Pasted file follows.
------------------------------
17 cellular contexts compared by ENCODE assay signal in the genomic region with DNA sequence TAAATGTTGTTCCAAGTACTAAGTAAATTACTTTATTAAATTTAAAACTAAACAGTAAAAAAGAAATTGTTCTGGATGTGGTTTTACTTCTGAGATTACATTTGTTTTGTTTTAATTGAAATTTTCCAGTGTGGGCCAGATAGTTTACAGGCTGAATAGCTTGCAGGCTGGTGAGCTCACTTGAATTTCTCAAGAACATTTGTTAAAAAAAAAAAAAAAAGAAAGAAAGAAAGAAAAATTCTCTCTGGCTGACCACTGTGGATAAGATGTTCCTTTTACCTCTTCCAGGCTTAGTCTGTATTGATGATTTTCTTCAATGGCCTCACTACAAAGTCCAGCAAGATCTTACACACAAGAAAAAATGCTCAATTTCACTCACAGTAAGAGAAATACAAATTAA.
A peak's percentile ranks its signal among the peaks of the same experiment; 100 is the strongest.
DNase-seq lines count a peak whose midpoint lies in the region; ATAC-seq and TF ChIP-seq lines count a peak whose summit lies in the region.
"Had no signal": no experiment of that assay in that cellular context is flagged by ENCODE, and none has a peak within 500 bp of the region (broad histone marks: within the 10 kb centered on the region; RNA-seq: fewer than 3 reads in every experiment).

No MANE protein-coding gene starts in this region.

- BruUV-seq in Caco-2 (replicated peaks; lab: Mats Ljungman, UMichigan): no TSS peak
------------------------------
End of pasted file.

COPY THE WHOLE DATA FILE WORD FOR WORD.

17 cellular contexts compared by ENCODE assay signal in the genomic region with DNA sequence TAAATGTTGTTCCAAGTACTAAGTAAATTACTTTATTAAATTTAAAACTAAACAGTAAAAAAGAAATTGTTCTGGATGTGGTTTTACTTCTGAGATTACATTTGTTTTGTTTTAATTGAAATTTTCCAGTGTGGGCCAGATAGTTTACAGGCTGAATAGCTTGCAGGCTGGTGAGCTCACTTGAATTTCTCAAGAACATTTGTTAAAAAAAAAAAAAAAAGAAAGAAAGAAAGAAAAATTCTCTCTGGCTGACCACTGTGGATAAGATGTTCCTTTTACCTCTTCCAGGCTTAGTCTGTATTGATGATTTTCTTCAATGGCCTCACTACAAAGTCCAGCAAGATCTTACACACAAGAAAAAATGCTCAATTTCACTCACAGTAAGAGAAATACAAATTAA.
A peak's percentile ranks its signal among the peaks of the same experiment; 100 is the strongest.
DNase-seq lines count a peak whose midpoint lies in the region; ATAC-seq and TF ChIP-seq lines count a peak whose summit lies in the region.
"Had no signal": no experiment of that assay in that cellular context is flagged by ENCODE, and none has a peak within 500 bp of the region (broad histone marks: within the 10 kb centered on the region; RNA-seq: fewer than 3 reads in every experiment).

No MANE protein-coding gene starts in this region.

- BruUV-seq in Caco-2 (replicated peaks; lab: Mats Ljungman, UMichigan): no TSS peak